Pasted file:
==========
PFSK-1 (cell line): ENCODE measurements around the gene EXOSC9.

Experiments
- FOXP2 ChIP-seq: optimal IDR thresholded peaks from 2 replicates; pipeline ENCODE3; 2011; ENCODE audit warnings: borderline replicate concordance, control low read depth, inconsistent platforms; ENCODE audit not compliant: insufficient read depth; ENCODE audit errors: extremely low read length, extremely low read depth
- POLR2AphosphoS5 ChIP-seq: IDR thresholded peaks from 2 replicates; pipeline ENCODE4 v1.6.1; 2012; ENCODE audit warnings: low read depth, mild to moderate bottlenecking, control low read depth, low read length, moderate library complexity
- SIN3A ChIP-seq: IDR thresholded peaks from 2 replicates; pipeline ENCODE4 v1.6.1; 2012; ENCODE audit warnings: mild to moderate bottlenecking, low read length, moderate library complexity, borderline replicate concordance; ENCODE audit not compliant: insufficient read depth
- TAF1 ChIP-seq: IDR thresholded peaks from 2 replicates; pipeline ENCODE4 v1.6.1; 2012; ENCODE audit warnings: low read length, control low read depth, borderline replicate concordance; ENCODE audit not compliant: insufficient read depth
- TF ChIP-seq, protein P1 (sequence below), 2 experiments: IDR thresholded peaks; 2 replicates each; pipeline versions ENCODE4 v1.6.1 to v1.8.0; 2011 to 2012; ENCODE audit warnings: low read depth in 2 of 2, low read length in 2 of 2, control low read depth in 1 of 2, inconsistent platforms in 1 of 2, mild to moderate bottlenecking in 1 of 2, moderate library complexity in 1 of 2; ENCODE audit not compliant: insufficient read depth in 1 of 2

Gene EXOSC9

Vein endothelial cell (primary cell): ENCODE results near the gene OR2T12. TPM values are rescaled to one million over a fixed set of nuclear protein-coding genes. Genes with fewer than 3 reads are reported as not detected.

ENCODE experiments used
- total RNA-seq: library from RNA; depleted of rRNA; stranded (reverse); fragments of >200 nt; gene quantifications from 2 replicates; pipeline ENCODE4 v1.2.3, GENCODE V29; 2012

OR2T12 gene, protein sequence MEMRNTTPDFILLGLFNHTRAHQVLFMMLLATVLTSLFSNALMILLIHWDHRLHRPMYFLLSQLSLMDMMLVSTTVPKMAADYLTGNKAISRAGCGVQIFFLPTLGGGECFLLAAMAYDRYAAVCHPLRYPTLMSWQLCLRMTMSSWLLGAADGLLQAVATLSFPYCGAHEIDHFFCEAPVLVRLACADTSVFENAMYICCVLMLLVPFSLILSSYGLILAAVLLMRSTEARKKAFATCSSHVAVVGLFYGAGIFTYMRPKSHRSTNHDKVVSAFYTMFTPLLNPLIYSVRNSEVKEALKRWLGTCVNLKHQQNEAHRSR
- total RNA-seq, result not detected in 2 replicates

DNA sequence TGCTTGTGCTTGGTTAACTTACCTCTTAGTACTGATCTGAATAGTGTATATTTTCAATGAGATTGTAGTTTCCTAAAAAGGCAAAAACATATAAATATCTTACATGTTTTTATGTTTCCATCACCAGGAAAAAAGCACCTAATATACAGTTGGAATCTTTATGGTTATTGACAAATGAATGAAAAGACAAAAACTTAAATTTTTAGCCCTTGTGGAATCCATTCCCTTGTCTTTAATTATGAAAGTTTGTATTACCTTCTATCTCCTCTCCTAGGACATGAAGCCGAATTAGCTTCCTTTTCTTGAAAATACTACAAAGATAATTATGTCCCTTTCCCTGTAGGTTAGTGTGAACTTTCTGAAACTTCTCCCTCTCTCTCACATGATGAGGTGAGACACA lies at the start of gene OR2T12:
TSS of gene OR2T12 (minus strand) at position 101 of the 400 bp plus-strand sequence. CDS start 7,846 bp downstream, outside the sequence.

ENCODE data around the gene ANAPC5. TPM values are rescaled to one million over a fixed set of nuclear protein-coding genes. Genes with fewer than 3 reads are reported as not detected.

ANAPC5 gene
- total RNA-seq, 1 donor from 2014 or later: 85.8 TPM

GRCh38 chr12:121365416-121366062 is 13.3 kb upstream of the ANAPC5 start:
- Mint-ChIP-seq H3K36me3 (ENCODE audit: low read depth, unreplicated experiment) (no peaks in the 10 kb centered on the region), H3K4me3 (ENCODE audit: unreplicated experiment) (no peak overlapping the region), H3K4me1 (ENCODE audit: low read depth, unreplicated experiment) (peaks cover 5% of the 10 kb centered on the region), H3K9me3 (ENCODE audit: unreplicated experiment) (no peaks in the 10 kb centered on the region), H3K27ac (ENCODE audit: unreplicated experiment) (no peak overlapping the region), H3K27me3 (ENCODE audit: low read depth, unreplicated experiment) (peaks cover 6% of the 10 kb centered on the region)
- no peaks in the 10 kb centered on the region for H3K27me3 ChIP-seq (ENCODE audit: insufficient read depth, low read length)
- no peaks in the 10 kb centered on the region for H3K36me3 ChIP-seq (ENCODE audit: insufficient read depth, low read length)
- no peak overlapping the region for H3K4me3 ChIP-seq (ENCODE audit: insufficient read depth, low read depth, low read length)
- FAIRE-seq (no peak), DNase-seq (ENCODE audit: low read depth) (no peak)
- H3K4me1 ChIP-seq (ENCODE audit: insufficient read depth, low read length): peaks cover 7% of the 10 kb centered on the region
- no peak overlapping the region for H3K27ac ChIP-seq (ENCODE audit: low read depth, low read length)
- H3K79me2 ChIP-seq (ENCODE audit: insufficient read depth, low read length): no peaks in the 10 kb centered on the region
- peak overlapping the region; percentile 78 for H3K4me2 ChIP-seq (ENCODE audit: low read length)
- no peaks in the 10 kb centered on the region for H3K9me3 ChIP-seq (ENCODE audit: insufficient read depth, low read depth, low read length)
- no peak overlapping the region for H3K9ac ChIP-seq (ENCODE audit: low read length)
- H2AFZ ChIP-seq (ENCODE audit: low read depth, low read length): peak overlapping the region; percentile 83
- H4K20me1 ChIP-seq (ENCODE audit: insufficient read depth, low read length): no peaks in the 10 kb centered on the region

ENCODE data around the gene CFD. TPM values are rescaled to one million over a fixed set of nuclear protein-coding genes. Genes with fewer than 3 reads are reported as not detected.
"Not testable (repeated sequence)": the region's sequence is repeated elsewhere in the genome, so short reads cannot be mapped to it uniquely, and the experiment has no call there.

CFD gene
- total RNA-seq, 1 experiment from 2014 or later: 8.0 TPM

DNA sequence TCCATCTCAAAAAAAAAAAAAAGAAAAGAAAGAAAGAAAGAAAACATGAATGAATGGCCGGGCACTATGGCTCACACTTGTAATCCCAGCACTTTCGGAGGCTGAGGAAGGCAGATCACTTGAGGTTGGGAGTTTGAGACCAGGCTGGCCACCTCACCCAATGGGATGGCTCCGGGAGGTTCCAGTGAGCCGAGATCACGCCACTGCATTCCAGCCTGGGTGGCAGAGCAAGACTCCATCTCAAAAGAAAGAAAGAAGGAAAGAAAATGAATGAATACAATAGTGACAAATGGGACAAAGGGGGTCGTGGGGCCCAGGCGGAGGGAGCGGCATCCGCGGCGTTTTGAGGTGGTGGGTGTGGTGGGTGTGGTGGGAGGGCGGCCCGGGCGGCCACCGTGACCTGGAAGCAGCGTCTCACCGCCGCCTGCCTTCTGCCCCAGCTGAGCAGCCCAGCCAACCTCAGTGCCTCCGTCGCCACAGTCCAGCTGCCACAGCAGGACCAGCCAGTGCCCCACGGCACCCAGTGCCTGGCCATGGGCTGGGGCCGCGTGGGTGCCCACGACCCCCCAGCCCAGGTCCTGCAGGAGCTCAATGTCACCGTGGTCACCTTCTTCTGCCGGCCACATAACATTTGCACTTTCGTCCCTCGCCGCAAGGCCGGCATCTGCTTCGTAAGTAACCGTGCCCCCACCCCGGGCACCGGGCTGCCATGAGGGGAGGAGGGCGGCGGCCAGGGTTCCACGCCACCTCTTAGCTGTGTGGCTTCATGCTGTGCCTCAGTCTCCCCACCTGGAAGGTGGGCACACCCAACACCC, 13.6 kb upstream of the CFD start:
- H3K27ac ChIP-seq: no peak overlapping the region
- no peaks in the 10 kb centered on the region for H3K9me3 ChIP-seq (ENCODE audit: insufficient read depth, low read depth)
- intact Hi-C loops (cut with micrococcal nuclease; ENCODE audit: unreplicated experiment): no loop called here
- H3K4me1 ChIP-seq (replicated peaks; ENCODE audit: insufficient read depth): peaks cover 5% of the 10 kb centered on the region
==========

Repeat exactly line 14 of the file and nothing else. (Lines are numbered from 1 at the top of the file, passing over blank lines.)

DNA sequence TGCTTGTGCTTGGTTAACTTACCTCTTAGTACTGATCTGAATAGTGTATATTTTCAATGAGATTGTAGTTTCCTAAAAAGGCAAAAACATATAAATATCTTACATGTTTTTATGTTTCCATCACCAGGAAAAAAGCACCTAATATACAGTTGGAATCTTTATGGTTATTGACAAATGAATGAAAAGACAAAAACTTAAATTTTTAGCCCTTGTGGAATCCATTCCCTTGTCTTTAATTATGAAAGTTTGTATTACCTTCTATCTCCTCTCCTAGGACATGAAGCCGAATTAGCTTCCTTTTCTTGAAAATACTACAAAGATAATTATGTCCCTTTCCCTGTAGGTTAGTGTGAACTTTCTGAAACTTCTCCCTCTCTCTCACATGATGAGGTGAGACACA lies at the start of gene OR2T12: